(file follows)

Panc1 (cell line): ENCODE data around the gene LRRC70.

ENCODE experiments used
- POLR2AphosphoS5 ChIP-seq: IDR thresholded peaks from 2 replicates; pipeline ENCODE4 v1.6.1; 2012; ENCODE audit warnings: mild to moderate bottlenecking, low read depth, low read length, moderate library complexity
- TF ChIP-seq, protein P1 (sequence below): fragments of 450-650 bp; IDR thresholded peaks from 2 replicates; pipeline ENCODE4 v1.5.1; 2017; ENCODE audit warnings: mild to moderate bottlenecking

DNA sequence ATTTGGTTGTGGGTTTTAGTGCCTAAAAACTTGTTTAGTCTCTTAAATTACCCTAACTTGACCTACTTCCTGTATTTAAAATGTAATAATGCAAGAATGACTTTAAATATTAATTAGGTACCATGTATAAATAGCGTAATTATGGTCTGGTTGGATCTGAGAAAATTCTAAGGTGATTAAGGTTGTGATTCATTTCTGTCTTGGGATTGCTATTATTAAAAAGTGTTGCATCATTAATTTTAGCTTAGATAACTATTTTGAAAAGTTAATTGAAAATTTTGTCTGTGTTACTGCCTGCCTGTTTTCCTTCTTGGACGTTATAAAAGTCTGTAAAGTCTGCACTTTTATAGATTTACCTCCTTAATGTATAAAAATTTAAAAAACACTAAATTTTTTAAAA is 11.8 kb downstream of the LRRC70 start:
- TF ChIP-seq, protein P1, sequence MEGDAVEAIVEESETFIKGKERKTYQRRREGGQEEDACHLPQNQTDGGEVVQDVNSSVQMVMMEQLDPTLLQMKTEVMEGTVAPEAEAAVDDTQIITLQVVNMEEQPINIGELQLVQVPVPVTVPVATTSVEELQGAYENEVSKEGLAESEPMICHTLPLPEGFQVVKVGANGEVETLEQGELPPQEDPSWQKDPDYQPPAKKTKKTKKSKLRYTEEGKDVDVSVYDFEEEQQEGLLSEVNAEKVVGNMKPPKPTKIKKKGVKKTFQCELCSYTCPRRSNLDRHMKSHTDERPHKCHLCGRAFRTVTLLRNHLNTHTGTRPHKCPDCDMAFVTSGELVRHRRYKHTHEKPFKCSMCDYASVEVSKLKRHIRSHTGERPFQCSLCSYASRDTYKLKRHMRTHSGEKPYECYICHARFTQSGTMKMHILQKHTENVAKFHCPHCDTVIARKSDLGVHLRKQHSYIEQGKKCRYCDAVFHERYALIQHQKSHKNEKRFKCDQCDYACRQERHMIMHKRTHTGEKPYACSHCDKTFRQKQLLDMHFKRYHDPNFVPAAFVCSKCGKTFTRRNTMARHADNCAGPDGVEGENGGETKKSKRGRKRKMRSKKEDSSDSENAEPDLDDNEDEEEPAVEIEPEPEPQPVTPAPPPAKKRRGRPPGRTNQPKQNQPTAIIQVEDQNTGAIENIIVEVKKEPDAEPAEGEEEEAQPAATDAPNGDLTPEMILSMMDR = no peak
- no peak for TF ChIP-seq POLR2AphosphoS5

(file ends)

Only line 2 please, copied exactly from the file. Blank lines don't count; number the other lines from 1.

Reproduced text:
ENCODE experiments used